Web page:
With great irony, Gerbert, the falsely elected Archbishop of Reims, by a series of events which transpired, was elected to succeed Pope Gregory V and chose the name Sylvester II in 999, and made a formal judgment recognizing the validity of Arnulf of Reims as the true and authentic Archbishop, and he stated that while Arnulf offended King Capet with his treason, he could be recognized as Archbishop because his “deposition” had not
obtained Rome’s assent. Therefore, what Gerbert, when he was rival to Arnulf, denied was in the authority of Rome, he unhesitatingly affirmed as Pope. So within a matter of 8 years, a solid change of mind, and the one for whom the Arnulf of Orleans had argued vociferously against Papal authority in the case of moral detriment or other disqualifying conditions is now here dancing to a different tune. Oxford historian, J.N.D. Kelly, writes this of Pope Sylvester II: “Once installed a Pope, Sylvester showed himse an intransigent champion of the traditional rights of the papacy which he had earlier assailed. Thus he immediately authorized his old rival Arnulf to resume his functions as Archbishop of Rheims on the ground that his deposition had not been sanctioned by the Holy See, and proceeded to act with a high hand against metropolitans and bishops who incurred his disapproval.” 
While I personally believe that current Canon Law should use the development of doctrine from both Scripture, history, and the Tradition of the Church to validate certain codified boundaries of the Pope, what we see here is an instance of Gallicanism being overturned by providence, and the Papal principle is vindicated despite the appalling situation Rome was in. A Medievalist historian, Walter Ullman, described the situation of this time period in the following words: “…even at this nadir…the Papacy itself does not appear to have suffered in prestige and authority… What mattered to the outside world was the institution as such, not the personality of the Pope…In this way the ancient Papal principle of a distinction between the papal office and the individual incumbent, was vindicated in a most striking manner” .
 Speech by Archbishop Arnulf of Orleans (+1003AD), Synod of Verzy in 991 AD; quoted in Schaff’s “History of the Christian Church, Volume 4”, pages 290-292
 The Political Theology of Abbo of Fleury, Marco Mostert, p. 128-9; Latin translation of the entire letter: “Opportunitas temporis solet quaeri ad exsequendam (0423C) efficaciam eiuslibet negotii, quandoquidem nihil fit quod eo carere possit. Quod ideo vestrae charitati obieci, quia plus aequo distulistis mittere indiculum vestrae legationis: ac idcirco vobis parere mihi fuit impossibile, quibus placere omnimodis gestio, nec unquam bonorum praeceptis inobediens apparebo, nisi constrictus aut religionis proposito, aut temporis articulo. Verum cum charitative ad expeditum iter monuissetis, haec adeo demiror, cur causam promotionis in vestris litteris non significastis: nam auctoritates sanctorum Patrum, quas specialiter deferri iussistis, quoquo locorum prae manibus habeo, ne decipiar aemulorum lenocinio, qui fratri parant foveam, et fortassis incident in eam (Eccle. X, 8). Unum quasi ex vulgi opinione addidici, (0423D) domnum videlicet AR. archiepiscopum contradicere privilegiis sancti M. communis patroni; quod quis desipiens crederet, ut vir tantae auctoritatis et mansuetudinis contraire velit Romanorum pontificum decretis et sanctorum canonum institutis? Siquidem Romana Ecclesia sua super omnes Ecclesias excellentia hoc habet privilegii, ut, sicut claviger regni coelestis obtinet principatum apostolici culminis, ita eadem Romana Ecclesia auctoritatem tribuat omnibus quasi suis membris, quae sunt per quatuor climata totius orbis. Qui ergo Romanae Ecclesiae contradicit, quid aliud quam se a membris eius subtrahit, ut fiat portio adversariorum Christi? Certe unicuique Ecclesiae suum iubet servari privilegium, (0424A) illud magnum et inviolabile Nicaenum concilium, quod sanctissimus papa Gregorius ita se fatetur venerari, ac si sanctum Evangelium. De privilegiis quoque idem papa venerabilis scribit episcopo Ioanni, inquiens: Grave nimis et contra sacerdotale constat esse propositum, cuiusquam monasterii privilegia olim indulta confundere, et arritum (sic) quae sunt pro quiete disposita niti deducere (lib VII, epist. 33). Et infra: Proinde his fraternitatem vestram hortamur affatibus, ut a monasterii molestia se sine aliqua excusatione contineat, et quae eis sunt diutius custodita, nullius occasionis tentet usurpatione convellere, sed cuncta illibate et sine aliqua studeat refragatione servare; et plus sibi in eodem monasterio, quam, praedecessoribus (0424B) suis licuit, noverit non licere. Absit itaque, absit ut sanctorum virorum, et maxime antiquorum pontificum Romanorum scripta modernorum sustineant praeiudicia, et floccipendant posteriorum sensa, quorum venerantur memorias! Si enim iuniores tempore veterum aspernantur edicta, quibus assensum praebere debuerant, quid restat, nisi ut plumbum aquis supernatet, lignum vero fundo tenus mersum dehiscat? praesertim cum scriptum sit: Ne transgrediaris terminos quos posuerunt patres tui (Prov. XXII, 28). Hoc unum suadeo, ut perquiratis merita Turonensium et Romanorum pontificum, quorum alter edixit, alter conscripsit, et postea utrum illis a contradicentium industria prae pondere diiudicare poteritis. Valete.”, and can be accessed here.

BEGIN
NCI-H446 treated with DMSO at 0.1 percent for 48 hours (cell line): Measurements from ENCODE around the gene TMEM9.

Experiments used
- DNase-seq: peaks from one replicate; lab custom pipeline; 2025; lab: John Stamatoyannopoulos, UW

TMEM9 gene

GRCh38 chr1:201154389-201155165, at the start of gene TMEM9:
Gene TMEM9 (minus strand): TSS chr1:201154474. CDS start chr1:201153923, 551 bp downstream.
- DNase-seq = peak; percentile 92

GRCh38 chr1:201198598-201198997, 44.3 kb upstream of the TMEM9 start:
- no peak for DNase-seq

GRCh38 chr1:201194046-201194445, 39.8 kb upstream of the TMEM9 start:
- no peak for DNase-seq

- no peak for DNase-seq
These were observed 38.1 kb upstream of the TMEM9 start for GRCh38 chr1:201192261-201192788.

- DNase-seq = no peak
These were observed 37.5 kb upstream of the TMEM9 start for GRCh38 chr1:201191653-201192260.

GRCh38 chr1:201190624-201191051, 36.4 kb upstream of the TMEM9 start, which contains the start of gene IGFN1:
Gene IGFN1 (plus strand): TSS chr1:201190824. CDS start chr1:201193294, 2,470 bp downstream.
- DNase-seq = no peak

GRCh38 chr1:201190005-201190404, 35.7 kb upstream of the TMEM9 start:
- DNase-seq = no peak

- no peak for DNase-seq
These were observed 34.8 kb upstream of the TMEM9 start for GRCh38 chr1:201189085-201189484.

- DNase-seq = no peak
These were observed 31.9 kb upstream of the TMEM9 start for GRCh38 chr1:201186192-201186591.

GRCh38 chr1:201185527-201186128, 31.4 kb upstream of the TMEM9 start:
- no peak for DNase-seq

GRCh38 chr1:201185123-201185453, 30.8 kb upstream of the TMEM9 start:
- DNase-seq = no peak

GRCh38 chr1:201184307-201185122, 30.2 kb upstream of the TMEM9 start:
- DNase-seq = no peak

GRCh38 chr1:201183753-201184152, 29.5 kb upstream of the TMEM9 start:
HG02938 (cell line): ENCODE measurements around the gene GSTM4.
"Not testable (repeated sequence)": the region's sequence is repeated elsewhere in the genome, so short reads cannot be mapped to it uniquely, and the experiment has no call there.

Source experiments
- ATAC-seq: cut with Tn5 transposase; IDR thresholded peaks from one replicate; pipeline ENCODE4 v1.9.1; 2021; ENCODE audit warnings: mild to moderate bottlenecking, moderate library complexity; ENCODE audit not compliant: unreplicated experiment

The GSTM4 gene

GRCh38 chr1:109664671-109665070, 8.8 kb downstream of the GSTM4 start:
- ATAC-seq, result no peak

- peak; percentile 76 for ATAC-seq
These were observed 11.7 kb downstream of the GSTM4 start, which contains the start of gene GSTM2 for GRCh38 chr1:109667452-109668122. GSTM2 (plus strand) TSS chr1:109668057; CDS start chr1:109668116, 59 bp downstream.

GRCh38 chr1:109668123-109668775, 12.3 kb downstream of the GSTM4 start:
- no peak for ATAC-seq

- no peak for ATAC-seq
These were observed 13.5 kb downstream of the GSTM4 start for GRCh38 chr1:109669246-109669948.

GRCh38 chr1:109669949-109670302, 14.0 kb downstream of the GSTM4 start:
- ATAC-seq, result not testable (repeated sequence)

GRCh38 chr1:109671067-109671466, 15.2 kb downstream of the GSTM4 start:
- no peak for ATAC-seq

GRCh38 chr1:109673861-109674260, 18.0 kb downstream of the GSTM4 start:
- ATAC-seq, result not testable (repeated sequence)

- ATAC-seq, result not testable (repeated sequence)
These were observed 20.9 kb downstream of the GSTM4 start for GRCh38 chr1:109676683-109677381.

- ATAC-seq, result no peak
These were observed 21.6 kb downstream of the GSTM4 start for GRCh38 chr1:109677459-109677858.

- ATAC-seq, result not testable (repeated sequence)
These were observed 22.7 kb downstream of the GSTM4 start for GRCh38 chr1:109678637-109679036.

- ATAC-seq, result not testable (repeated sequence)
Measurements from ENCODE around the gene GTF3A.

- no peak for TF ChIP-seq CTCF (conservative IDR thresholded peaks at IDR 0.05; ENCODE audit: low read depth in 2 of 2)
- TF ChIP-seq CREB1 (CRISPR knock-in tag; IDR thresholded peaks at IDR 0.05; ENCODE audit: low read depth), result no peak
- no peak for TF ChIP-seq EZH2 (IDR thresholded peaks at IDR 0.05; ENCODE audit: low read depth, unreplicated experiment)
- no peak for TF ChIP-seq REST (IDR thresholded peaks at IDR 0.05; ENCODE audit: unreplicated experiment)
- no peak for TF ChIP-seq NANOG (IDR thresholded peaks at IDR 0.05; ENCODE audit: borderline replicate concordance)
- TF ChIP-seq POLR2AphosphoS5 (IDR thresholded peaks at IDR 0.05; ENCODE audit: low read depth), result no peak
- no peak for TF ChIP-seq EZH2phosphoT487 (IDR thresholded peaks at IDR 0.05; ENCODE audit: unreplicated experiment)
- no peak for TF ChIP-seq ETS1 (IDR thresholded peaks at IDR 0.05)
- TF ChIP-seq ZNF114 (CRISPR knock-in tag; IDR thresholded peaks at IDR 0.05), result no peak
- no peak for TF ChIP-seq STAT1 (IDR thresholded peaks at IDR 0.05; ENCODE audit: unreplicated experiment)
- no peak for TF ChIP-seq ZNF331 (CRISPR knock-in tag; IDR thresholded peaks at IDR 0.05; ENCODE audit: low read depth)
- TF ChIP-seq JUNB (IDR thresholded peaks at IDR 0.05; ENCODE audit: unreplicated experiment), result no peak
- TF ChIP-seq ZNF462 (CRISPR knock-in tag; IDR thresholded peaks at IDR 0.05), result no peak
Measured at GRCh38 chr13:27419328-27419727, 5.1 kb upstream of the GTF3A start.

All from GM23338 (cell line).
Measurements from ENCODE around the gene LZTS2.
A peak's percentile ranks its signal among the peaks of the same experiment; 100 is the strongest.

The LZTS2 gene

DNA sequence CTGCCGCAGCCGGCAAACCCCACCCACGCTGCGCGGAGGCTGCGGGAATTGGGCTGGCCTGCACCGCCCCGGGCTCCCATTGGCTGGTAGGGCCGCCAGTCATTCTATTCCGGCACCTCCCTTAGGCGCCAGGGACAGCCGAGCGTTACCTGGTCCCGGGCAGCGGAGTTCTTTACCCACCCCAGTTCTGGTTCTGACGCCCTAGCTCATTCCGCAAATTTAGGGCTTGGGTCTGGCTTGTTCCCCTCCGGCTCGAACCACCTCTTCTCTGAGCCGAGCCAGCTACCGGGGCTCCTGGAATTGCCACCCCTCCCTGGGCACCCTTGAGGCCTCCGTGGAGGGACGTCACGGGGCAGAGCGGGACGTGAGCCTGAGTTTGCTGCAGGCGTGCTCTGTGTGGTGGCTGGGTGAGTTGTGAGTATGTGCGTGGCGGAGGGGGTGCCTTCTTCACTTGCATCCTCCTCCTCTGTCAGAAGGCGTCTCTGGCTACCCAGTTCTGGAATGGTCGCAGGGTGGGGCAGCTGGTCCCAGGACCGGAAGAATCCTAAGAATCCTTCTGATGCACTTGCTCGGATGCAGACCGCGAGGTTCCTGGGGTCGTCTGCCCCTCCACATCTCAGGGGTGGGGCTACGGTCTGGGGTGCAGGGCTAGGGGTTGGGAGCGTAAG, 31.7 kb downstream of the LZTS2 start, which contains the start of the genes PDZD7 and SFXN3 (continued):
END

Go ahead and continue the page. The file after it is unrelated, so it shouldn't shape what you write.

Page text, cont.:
Popes in the Middle Ages, vol 5, Horace Mann – pp. 358-359
 Oxford Dictionary of Popes, p. 137
 “A Short History of the Papacy in the Middle Ages” by Walter Ullman, page 123